How come a catalogue of imperial interventions wound up with that bit of scrupulous nonimperial nonintervention? Because great-power “even-handedness” will invariably be received as a form of one-handedness by the time its effects are felt on the other side of the world. Western “even-handedness” on Bosnia was the biggest single factor in radicalizing European Muslims. They swarmed to the Balkans to support their co-religionists and ran into a bunch of Wahhabi imams moving into the neighborhood with lots of Saudi money and anxious to fill their Rolodex with useful contacts in the West.

Among the alumni of that conflict was the hitherto impeccably assimilated English public (i.e., private) schoolboy and London School of Economics student who went on to behead the Wall Street Journal’s Daniel Pearl. You always have a dog in the fight, whether you know it or not.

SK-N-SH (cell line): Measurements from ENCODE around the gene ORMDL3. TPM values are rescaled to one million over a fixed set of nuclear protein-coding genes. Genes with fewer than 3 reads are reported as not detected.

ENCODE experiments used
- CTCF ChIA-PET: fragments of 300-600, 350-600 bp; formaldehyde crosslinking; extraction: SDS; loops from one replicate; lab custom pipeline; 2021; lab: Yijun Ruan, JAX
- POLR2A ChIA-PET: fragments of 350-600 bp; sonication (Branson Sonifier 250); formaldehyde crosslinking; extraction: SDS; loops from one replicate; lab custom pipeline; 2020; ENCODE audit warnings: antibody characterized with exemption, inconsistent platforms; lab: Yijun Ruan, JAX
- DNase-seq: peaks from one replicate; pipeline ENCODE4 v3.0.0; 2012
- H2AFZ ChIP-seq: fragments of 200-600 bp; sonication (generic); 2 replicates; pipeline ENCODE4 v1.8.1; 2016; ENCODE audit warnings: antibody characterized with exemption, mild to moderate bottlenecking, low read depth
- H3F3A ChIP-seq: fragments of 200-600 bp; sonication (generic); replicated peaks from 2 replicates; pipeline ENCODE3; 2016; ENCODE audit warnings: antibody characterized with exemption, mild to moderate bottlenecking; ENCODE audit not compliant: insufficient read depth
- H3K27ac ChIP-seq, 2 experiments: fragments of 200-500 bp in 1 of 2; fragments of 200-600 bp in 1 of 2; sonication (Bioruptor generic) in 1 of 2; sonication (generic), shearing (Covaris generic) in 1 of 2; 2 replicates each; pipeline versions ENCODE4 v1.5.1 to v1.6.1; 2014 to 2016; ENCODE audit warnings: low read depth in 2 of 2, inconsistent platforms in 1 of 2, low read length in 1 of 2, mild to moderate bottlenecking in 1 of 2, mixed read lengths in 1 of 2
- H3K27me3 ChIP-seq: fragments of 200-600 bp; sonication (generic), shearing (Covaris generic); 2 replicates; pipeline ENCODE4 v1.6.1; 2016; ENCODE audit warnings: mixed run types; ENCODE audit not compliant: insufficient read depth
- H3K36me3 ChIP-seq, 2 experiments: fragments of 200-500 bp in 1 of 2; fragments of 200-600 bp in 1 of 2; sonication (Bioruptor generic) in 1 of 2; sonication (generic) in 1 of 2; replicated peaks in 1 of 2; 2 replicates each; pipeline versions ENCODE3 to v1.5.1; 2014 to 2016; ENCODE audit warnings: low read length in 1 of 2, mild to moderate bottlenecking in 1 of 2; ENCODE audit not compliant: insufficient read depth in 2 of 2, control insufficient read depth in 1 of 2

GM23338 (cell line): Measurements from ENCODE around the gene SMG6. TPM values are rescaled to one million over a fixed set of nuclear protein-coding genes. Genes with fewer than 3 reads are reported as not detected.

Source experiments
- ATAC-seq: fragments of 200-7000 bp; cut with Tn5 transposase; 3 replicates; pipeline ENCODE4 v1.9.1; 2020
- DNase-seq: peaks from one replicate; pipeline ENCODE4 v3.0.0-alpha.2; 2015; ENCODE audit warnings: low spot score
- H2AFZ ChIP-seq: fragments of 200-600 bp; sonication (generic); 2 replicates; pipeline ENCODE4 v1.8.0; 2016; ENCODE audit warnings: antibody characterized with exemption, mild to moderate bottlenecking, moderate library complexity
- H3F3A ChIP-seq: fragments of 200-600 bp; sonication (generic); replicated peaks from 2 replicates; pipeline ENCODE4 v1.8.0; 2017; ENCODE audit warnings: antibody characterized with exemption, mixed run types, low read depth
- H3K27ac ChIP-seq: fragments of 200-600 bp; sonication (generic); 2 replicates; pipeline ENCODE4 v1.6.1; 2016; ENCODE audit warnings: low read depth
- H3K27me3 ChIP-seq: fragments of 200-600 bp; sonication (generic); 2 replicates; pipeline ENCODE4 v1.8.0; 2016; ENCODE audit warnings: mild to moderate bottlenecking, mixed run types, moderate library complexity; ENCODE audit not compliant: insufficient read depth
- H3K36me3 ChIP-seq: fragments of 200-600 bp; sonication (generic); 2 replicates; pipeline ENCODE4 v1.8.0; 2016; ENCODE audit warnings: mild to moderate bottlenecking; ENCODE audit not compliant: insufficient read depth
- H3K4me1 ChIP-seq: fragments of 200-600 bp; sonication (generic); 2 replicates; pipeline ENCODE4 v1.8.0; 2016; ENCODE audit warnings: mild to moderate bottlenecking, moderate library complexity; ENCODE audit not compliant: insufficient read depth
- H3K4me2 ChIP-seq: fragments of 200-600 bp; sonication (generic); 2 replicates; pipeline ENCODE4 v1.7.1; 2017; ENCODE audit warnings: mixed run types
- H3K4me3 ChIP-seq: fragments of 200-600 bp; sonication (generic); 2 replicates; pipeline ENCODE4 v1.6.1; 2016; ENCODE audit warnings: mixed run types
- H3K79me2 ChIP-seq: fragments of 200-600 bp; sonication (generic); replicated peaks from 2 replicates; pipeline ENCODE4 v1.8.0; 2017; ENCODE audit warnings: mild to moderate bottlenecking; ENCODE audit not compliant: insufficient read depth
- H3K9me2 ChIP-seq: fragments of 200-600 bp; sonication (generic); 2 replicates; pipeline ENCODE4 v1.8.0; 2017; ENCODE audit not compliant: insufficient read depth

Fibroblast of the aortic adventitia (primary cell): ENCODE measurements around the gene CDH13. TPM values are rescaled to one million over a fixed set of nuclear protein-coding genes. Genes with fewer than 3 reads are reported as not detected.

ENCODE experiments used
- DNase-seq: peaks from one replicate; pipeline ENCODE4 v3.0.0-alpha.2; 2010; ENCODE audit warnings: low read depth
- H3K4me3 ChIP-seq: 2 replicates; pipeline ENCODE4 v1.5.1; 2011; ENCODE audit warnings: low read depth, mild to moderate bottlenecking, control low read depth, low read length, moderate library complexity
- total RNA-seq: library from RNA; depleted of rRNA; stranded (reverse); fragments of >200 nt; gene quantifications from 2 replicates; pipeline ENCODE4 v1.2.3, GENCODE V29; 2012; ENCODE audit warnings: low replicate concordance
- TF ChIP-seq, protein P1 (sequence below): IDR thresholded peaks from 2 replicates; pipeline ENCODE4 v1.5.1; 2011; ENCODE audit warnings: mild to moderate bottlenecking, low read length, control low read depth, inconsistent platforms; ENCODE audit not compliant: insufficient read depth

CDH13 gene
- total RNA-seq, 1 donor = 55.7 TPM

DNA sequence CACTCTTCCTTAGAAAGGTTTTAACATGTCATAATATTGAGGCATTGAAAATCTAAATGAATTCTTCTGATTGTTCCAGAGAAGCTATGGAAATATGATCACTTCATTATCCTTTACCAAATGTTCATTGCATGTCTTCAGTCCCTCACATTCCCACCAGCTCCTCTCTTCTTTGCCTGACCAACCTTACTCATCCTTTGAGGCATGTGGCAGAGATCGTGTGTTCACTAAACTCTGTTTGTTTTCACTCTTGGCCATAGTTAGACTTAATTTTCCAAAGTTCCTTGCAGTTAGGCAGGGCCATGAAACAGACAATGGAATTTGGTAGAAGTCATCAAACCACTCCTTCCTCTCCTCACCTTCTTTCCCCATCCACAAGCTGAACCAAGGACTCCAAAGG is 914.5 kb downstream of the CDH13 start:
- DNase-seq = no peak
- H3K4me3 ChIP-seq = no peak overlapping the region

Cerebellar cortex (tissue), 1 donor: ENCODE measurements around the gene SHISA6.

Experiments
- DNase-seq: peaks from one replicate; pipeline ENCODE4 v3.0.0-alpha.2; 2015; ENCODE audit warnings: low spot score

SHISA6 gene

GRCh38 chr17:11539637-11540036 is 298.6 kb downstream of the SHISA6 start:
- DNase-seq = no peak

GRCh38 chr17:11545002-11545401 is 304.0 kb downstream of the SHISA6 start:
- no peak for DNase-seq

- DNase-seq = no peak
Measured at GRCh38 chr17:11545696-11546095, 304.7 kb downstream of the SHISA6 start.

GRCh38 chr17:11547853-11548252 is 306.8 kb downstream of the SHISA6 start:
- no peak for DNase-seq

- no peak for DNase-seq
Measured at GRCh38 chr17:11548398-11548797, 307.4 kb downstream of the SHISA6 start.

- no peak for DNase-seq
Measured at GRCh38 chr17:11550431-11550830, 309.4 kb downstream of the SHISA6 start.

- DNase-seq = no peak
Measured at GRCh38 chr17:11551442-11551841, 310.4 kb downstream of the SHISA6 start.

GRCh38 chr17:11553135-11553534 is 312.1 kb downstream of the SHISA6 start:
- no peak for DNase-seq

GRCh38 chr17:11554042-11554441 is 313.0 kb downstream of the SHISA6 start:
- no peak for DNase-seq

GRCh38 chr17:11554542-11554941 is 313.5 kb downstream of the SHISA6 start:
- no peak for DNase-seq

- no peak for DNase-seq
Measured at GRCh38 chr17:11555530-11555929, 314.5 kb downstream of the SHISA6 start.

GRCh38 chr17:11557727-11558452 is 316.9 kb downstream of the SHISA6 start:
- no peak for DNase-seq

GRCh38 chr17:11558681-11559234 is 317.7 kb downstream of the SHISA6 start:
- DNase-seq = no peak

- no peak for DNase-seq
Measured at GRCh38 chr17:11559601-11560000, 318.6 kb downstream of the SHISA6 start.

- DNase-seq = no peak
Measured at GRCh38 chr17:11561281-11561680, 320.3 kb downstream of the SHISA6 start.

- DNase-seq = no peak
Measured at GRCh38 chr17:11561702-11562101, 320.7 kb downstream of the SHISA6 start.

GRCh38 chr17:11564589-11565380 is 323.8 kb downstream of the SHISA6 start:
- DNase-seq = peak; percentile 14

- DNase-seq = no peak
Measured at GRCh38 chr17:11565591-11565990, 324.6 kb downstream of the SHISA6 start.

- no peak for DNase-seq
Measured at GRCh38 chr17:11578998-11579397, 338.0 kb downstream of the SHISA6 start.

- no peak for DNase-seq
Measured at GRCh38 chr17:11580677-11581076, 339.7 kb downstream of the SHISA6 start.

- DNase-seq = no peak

For the Obama administration, this presents a particular challenge - because the president’s preferred rhetorical tic is to stake out the two sides and present himself as a dispassionate, disinterested soul of moderation: “There are those who would argue…” on the one hand, whereas “there are those who insist…” on the other, whereas he is beyond such petty dogmatic positions.

That was pretty much his shtick on abortion at the University of Notre Dame. Of course, such studied moderation is usually a crock: Mr. Obama is an abortion absolutist, supporting partial-birth infanticide and even laws that prevent any baby so inconsiderate as to survive the abortion from receiving medical treatment.

So in his recent speech in Cairo, he applied the same technique. Among his many unique qualities, the 44th president is the first to give the impression that the job is beneath him - that he is too big and too gifted to be confined to the humdrum interests of one nation-state. As my former National Review colleague David Frum put it, the Obama address offered “the amazing spectacle of an American president taking an equidistant position between the country he leads and its detractors and enemies.”